25 January 2008

The Connection Between the Eucharist and Daily Prayer

As some of my readers (those who know me personally) may be aware, I have been working for the past three years on developing a Syriac rite Liturgy for use within the Synod of Saint Timothy in particular, and in outreach to those who have no Christian background to start with in specific. With Lent beginning in just over a week (Ash Monday, for us Syriac-rite folk, is on February 4), I just ordered a proof copy of the manuscript for the Lenten liturgy for my wife and I to use for the Liturgy of the Hours during this upcoming season.

Over and over again, I have found many ways to describe the relationship between the Divine Liturgy and the Liturgy of the Hours, but none of my attempts have been quite as successful as one I noticed recently at Liturgy, the website of Father Bosco Peters, an Anglican priest from New Zealand.

Father Peters kindly granted permission for his words to appear here, but these short quotes are simply a portion of a longer article that is found on the front page of his site. I hope you will find it as spot-on as I have if you are a liturgist, and if you are an individual who is giving consideration to making the Liturgy of the Hours (Daily Office, Divine Office, Daily Prayer, etc...) a part of your spiritual disicpline, I hope it will connect the Eucharistic heart of our Christian life with an integrated sense of continious prayer.

The word “liturgy” comes from the Greek λειτουργια (leitourgia) – public work or duty, work of the people. Liturgy is the spiritual work of all God’s people. Liturgy is structured common prayer. It can be shared, common worship precisely because it is structured.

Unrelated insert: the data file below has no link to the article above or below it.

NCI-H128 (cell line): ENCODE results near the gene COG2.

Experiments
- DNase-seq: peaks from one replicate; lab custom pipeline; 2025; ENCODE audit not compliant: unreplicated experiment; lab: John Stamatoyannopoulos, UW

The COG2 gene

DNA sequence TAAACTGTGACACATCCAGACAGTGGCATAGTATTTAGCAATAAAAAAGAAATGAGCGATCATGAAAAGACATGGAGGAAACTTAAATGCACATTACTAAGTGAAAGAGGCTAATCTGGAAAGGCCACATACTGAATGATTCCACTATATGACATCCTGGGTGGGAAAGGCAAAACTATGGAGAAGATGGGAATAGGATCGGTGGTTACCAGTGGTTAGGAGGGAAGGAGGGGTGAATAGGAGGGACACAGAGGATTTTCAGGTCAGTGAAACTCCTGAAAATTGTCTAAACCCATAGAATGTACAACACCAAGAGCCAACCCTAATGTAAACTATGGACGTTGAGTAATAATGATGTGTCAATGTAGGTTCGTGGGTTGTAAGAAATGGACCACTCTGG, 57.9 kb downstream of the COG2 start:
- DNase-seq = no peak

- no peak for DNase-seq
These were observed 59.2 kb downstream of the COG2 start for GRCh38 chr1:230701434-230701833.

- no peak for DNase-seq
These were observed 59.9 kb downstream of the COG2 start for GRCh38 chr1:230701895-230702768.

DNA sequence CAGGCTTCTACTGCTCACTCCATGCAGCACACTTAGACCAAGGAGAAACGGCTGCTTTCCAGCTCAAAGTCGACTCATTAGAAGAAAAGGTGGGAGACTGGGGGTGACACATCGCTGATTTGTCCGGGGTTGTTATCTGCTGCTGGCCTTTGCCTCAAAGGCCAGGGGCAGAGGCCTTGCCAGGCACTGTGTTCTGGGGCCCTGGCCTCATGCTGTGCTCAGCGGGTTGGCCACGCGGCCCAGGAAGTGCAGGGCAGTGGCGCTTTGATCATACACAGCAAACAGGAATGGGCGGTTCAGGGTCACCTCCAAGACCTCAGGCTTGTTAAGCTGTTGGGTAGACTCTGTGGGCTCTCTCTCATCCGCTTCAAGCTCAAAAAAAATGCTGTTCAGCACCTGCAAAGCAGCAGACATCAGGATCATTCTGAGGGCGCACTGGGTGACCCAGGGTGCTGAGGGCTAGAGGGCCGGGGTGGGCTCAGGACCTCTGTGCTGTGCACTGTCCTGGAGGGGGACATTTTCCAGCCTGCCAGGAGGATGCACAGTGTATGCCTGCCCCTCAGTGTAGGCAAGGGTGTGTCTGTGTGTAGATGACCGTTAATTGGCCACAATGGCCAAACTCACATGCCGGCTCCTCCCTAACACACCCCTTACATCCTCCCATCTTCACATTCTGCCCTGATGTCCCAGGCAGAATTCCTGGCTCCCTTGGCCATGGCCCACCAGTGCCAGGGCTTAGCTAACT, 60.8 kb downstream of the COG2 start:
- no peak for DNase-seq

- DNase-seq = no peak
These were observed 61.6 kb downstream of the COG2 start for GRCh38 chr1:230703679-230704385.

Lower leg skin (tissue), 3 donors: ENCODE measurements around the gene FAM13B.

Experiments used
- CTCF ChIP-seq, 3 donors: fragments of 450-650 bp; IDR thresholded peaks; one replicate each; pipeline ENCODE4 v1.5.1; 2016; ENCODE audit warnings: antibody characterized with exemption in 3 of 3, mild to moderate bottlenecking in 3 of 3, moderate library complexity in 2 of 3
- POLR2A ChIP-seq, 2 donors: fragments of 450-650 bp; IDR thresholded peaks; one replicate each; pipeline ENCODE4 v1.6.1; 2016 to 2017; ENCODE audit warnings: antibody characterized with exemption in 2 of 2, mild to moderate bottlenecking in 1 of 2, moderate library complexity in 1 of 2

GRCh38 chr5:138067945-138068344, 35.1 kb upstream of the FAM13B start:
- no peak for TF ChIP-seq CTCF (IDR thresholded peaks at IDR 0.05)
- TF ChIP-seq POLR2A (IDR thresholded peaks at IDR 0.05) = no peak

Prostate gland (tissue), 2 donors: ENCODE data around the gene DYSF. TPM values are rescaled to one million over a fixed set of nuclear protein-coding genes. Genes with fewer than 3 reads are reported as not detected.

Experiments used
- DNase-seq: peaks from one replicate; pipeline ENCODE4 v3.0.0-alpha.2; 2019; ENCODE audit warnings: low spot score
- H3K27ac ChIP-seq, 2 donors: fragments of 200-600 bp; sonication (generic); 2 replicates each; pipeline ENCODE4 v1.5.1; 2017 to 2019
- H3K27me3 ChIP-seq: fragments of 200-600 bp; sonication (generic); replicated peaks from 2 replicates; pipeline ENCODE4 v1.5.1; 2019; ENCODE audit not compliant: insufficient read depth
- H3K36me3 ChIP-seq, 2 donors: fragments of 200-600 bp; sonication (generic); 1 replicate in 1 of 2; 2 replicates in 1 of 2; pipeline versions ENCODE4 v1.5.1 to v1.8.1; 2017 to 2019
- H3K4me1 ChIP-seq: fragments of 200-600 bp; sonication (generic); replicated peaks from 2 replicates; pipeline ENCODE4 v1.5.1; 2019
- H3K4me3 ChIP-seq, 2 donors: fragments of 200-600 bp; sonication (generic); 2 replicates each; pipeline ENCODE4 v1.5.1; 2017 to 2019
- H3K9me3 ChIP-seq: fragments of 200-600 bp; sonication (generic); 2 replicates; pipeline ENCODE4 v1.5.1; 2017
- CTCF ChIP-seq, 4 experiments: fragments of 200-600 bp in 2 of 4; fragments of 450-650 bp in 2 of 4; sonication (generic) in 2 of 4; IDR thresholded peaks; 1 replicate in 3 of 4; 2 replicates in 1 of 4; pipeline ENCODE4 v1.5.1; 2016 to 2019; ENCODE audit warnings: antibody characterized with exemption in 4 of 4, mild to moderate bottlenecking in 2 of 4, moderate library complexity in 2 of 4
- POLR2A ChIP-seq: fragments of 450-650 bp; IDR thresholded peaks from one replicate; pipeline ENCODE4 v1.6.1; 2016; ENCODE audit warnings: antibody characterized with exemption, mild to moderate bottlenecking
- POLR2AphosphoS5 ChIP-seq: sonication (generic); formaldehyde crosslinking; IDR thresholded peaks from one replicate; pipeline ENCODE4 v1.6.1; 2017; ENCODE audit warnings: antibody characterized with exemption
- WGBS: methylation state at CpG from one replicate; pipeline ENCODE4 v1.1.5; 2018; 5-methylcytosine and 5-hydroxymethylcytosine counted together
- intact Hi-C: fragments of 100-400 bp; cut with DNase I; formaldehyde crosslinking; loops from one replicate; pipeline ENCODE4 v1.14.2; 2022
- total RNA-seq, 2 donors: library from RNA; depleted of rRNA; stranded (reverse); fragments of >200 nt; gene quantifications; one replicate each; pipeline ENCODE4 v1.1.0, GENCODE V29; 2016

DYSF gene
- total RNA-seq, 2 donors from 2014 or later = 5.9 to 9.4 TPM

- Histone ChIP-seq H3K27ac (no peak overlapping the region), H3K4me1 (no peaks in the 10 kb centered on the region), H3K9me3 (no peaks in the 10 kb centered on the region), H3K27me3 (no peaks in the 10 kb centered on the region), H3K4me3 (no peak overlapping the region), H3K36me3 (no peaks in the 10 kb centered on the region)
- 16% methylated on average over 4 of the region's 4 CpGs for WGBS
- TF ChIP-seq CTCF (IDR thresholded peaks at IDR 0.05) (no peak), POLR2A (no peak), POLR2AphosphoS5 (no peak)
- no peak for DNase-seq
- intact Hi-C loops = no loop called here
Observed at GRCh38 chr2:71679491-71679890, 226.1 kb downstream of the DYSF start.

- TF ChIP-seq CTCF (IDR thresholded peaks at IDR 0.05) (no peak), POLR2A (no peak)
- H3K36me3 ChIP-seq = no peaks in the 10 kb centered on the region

Speaking of his site, Fr. Peters continues:

There is a focus on the Eucharist (Mass, Holy Communion) as the jewel in the crown. And also a highlighting of the Liturgy of the Hours (Daily Prayer- using the Bible as prayer) as the crown in which the jewel of the Eucharist is set. Hence, in the spirituality of this site, there is a balance of Eucharist, Liturgy of the Hours, Lectio Divina (individual prayerful hearing what the Spirit is saying in the scriptures), and silent contemplative prayer. There is a balance of solitude and community. A balance of liturgy as service of God, and our call to service of others.

Powerful words... the Eucharist as the jewel of the crown the encompasses the bride of Christ - the crown of prayer. Thanks, Fr. Peters, for your outstanding contribution to the contemporary understanding of the relationship of the Church's life of prayer and worship.


All original material (C) 2007-2010 by Father Robert Lyons.

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